de Socio: "I don't know that there is a 'worst' [thing about] having a beverage bar, other than maybe cleaning up after everyone. I wouldn't think of opening a health club without a beverage bar. It's a place to bring people together, keep them in your business longer and create additional revenue. It's a win/win situation!"

Hornberger: "The worst part about having a beverage bar is it can be a gathering place for members and staff, which can cause congestion problems and traffic flow [issues]."

What is the biggest mistake fitness centers make with their beverage bars?

Hussey: "I really can't say what mistakes other clubs may make. Our smoothie bar was retrofitted into an existing facility. If you were to build a new club, I believe that the smoothie or juice bar should be a separate area by itself."

de Socio: "I think the biggest mistake a club makes is not to have a beverage bar. I think the only mistake a club can make with their bar is not having adequate inventory [of] their products. Many times I have been in clubs and the items on their menu are not available because someone didn't order the inventory in time. That's bad business, and lost business. Beverage bars should always be stocked with ample inventory."

Hornberger: "Marketing! When you don't make an impact and you aren't noticed, no one will come. First, the beverage bar staff must up-sell the product; if they do not up-sell, no one will buy. Second, the beverage bar must make an impact with announcements and samples, or the customer does not know what you have to offer. Third, the beverage bar staff must be well educated on the products they offer, so they can better assist the customer."

What did you not anticipate about running a beverage bar? In other words, what surprised you or caught you off guard?

Hussey: "The only thing that I can think of is that is was easier than I thought. The process of making them is easy, and the profits are easy to take."

de Socio: "I did not anticipate the amount of space we would need for our bar. Having enough counter space, sink space, blender space and product display [space]. I guess I was surprised at how much people were going to want to hang out at the bar. Some just want to sit and talk and enjoy just hanging out. ... I didn't think it would be a big social area like it has become. We have a TV over the counter, so sometimes they come and watch TV."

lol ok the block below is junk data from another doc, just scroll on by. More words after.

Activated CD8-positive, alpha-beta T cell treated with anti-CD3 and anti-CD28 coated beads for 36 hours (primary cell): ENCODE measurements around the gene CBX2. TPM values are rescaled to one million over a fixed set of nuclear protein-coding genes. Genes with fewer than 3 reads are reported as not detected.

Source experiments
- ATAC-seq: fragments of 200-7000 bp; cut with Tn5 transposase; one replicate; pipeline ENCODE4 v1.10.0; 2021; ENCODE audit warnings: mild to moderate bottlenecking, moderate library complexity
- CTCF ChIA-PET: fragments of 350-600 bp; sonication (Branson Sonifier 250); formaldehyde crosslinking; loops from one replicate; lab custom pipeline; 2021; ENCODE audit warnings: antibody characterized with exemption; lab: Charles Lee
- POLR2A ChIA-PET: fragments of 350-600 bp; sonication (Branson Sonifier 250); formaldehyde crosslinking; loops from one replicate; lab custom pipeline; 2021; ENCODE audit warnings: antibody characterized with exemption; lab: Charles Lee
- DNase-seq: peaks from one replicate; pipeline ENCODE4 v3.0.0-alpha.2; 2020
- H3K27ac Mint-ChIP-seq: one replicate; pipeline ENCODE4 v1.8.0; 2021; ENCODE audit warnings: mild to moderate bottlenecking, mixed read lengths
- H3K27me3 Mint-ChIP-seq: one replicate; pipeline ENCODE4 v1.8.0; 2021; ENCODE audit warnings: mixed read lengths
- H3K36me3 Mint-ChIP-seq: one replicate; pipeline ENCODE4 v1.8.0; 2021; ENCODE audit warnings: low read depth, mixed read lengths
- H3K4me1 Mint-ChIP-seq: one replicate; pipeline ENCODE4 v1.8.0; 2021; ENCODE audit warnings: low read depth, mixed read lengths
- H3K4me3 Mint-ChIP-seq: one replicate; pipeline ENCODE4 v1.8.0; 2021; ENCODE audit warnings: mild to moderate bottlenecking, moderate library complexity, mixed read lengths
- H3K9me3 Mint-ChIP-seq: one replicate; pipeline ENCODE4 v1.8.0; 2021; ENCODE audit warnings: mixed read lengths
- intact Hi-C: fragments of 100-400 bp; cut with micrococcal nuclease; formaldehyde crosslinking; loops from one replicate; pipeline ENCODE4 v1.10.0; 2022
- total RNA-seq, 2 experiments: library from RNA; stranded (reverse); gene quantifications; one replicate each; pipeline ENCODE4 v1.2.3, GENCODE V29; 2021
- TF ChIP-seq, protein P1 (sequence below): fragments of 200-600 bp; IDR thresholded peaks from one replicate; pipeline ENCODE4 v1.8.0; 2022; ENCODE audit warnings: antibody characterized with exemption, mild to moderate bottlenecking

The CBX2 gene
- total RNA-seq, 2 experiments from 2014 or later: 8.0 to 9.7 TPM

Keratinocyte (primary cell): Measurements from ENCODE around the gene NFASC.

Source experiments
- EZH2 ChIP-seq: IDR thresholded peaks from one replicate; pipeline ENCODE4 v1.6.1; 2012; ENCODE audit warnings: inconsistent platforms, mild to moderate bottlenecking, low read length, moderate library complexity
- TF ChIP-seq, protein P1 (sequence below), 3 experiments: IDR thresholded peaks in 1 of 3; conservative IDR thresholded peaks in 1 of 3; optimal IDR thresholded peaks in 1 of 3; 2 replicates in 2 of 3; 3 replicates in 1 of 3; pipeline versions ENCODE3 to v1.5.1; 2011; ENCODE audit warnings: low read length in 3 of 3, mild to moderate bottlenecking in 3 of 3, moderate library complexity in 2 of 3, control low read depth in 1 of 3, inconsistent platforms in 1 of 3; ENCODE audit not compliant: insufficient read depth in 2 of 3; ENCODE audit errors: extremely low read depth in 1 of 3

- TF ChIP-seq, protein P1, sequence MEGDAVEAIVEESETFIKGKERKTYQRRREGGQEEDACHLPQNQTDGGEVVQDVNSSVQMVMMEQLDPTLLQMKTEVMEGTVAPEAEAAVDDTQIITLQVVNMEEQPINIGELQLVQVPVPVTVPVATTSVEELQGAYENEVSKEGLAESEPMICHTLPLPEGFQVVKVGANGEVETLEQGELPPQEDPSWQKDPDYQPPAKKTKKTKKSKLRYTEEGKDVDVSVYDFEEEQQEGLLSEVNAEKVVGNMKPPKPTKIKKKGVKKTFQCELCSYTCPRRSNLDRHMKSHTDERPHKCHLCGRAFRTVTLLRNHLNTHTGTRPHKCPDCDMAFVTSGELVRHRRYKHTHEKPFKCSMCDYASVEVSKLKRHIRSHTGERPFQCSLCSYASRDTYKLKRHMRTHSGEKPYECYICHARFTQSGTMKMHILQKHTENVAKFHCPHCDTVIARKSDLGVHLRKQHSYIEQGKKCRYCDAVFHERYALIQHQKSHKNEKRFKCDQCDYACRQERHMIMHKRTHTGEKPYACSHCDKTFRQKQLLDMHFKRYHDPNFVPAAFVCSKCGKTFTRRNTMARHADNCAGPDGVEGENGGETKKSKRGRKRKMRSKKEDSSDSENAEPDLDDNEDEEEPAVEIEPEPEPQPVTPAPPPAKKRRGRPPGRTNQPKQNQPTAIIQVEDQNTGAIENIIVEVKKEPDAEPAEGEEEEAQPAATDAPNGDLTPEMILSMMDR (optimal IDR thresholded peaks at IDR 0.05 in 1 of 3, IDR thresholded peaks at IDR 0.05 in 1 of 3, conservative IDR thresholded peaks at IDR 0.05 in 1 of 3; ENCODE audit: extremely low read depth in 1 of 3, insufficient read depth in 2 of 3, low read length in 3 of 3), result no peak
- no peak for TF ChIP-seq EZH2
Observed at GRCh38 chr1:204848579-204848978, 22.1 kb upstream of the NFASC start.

Hornberger: "How fast it took off and how well we have been doing since we started! The demand for our shakes is through the roof. We started off with one blender and one employee per shift. Within days, we had to add a second blender to keep up with the demand, and a second employee during prime times."

How long until your facility started seeing a profit from its beverage bar?

Hussey: "I can only speak for the profit from the actual purchase of the smoothie system until we recouped our investment. It was about three months when we started seeing profit from it."

de Socio: "We started seeing a profit in our bar early on within our first year. We kept our bar and product line on the simple side, so it didn't take us long to see profits from this area of our club."

Hornberger: "I'm not sure exactly when we started seeing a profit, but I would say about three months."

What are your best-selling refreshments?

Hussey: "We sell lots of salads and sandwiches that are made from Sodexo food services, and pastas and salads from Amato's sandwich company. Our best-sellers [are] our protein-based smoothies. We have over 30 varieties to choose from."

de Socio: "Our best-selling item is our Banana Berry Boost shake. It is delicious banana protein powder with frozen blueberries and frozen strawberries. Our second runner-up is our Strawberry Orange Crush, made with orange Gatorade, strawberry cream protein powder and frozen strawberries. Third runner-up is our Chocolate Peanut Butter Club: chocolate protein powder blended with creamy peanut butter."

Hornberger: "The PFC shakes are definitely our No. 1 seller. We have seen such demand that over 1,000 shakes can be sold in a week."

You found the keys to a time machine. What would you go back and do differently with your beverage bar?

Hussey: "I think that would be my thought from earlier: Make the smoothie or juice bar a separate area from the service desk."

de Socio: "If I got to go back to the drawing board for my beverage bar, I would create a larger space to allow small tables [and] multiple TVs, and create an Internet café with access to computers for our members to go online. The more pleasant the atmosphere, the more people will want to stay, spend money and bring their friends!"

Hornberger: "I would have to say size and storage space. ... In a very short amount of time, we outgrew ourselves, and renovation plans are in the works."